Single Sign-On (SSO) is an authentication process in which a user is provided access to multiple applications and/or websites by using only a single set of login credentials (such as username and password). This prevents the need for the user to log in separately into the different applications.
The user credentials and other identifying information are stored and managed by a centralized system called Identity Provider (IdP). The Identity Provider is a trusted system that provides access to other websites and applications.
Single Sign-On (SSO) based authentication systems are commonly used in enterprise environments where employees require access to multiple applications/websites of their organizations. In this scenario, the Single Sign-On (SSO) service provider uses the organization’s directory, such as Microsoft Active Directory, Azure Active Directory, or a directory provided by the Single Sign-On (SSO) solution itself for authenticating users and providing access to the various applications/websites.
How does Single Sign-On (SSO) work?
The authentication process using miniOrange Single Sign-On (SSO) takes place as described in the following steps:
- The user requests a resource from their desired application/website.
- The application/website redirects the user to miniOrange (Identity Provider) for authentication.
- The user signs in with their miniOrange credentials if no external IdP is configured. If you have an existing Identity Provider (SAML, OAuth/OpenID Connect, etc), miniOrange redirects the user to the existing Identity Provider for authentication.
- The IdP sends an Single Sign-On (SSO) response to miniOrange.
- miniOrange returns Single Sign-On (SSO) response back to the client application/website and
- The application/website grants access to the user.
Now, the user can access all other applications/websites which are configured for SSO. If the user wants to access a resource from another application/website, the application/website checks whether the user has an active session with miniOrange.
Single Sign-On (SSO) Components:
- Identity provider- User Identity information is stored and managed by a centralized system called Identity Provider (IdP). The Identity Provider authenticates the user and provides access to the service provider. The identity provider can directly authenticate the user by validating a username and password or by validating an assertion about the user’s identity as presented by a separate identity provider.
The identity provider handles the management of user identities in order to free the service provider from this responsibility.
- Service Provider- A service provider provides services to the end-user. Service providers rely on identity providers to assert the identity of a user, and typically certain attributes about the user are managed by the identity provider. Service providers may also maintain a local account for the user along with attributes that are unique to their service.
- Identity Broker- An identity broker acts as an intermediary that connects multiple service providers with various different identity providers. Using Identity Broker, you can perform single sign-on (SSO) over any applications without the hassle about the protocol it follows.No needs to understand or implement complex SSO protocols like SAML, OpenID, OAuth, CAS or any other. Instead, you can just call the HTTP endpoints and access any identities. The important reason why we should use Identity Broker is that it supports Cross Protocol i.e. configuring Service Provider following a particular protocol with an Identity Provider following some different protocol.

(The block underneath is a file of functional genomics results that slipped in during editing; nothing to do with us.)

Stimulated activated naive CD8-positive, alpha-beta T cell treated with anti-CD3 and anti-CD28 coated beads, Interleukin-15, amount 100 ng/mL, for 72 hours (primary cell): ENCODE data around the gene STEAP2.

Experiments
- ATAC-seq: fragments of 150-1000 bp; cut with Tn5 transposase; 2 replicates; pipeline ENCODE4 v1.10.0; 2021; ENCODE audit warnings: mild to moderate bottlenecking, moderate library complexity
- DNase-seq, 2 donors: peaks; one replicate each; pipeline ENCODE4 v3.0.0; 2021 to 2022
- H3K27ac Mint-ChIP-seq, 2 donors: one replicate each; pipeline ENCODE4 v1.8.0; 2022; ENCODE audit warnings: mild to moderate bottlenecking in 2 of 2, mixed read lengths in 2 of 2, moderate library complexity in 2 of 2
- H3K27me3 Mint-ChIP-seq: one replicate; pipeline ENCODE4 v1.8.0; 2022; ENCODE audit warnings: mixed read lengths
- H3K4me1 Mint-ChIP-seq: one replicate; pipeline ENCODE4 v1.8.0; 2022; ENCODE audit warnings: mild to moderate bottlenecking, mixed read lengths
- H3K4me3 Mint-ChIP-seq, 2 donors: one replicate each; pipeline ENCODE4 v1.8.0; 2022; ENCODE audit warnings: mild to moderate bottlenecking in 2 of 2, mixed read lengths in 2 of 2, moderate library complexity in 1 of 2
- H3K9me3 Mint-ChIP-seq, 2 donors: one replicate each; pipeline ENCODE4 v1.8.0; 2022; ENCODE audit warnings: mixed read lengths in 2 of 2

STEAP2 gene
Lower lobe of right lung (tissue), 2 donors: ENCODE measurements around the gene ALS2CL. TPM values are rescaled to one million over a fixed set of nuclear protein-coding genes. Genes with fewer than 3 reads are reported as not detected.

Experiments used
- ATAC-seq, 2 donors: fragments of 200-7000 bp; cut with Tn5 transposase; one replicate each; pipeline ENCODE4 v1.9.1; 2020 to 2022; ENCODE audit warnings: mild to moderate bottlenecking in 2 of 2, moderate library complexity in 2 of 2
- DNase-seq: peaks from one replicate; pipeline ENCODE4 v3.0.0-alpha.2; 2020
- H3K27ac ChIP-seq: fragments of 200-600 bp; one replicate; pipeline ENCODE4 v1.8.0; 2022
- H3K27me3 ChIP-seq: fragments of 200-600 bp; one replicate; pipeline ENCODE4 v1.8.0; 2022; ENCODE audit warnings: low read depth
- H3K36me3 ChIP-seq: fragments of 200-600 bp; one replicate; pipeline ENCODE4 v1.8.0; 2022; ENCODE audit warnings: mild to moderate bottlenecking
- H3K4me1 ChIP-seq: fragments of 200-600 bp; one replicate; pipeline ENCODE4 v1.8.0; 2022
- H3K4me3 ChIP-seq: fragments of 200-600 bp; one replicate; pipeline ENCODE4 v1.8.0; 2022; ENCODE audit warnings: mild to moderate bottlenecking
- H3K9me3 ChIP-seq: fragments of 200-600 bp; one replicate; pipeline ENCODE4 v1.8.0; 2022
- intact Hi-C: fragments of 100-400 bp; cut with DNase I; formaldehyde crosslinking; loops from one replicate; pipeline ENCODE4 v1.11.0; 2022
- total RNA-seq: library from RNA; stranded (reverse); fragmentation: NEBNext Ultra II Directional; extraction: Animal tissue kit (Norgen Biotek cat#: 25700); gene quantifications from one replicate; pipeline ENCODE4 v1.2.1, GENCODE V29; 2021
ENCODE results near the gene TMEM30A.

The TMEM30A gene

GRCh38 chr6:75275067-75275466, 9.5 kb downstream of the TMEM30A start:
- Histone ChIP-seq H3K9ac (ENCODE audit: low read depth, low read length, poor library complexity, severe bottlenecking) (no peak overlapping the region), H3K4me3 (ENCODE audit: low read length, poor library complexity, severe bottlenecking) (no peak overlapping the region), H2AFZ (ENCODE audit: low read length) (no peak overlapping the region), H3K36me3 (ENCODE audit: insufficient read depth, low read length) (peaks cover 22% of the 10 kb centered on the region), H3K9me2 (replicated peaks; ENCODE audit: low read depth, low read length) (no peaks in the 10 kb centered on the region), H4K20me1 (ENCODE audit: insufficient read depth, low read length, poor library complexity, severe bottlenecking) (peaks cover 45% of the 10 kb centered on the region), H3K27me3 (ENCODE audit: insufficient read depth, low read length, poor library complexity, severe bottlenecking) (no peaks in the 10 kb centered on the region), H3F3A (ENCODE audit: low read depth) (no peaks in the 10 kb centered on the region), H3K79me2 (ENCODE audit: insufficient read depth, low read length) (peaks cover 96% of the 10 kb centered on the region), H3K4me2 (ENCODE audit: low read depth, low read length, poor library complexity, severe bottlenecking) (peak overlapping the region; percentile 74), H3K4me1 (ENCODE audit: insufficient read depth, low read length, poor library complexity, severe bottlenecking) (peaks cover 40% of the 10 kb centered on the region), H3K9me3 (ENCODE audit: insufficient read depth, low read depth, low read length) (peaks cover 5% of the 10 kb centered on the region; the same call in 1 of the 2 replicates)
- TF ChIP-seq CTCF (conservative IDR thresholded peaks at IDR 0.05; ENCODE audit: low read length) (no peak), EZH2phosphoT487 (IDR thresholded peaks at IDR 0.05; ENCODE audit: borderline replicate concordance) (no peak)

What are the benefits of SSO?
- Access Multiple Application with Single Login: The user once authenticated by the Single Sign-On (SSO) service provider can access multiple other apps/websites which are supported by the SSO domain. The SSO provider tracks the user’s session and eliminates the need to login individually for each app/website.
- Avoid multiple passwords: Since Single Sign-On (SSO) requires a single set of credentials for authentication and provides access to multiple apps/websites, the user needs to only remember a single password contrary to remembering multiple passwords for each individual app/website.
- Improved internal security: With a centralized Single Sign-On (SSO) system, user accounts can be easily managed across multiple applications. Also, the identity provider is required to hold only a single password per user, thus reducing the number of passwords needed to protect.
- Efficient Collaboration: Large organizations and enterprises develop their own Single Sign-On (SSO) solutions so that it is easy to share data, files, and other information across multiple applications. This makes sharing and collaboration process faster and less expensive.
What are the limitations of SSO?
- Single Password Vulnerability: If your SSO password gets compromised, the security for all the supported apps/websites gets compromised. For example, if a user’s Google Apps password gets stolen by a hacker, the entire range of Google apps like Gmail, Google Docs, Google Drive, etc will be accessible to the hacker.
- Slow Process: The authentication process using Single Sign-On is slower than traditional authentication where each app/website maintains its own database containing user data. This happens because, for every authentication attempt by the user, the application/website has to request the Single-Sign-On provider for the user’s verification data.
What is an SSO token?
An SSO token is a collection of data or information that is passed from one system to another during the SSO process. The data can simply be a user’s email address and information about which system is sending the token. Tokens must be digitally signed for the token receiver to verify that the token is coming from a trusted source. The certificate that is used for this digital signature is exchanged during the initial configuration process.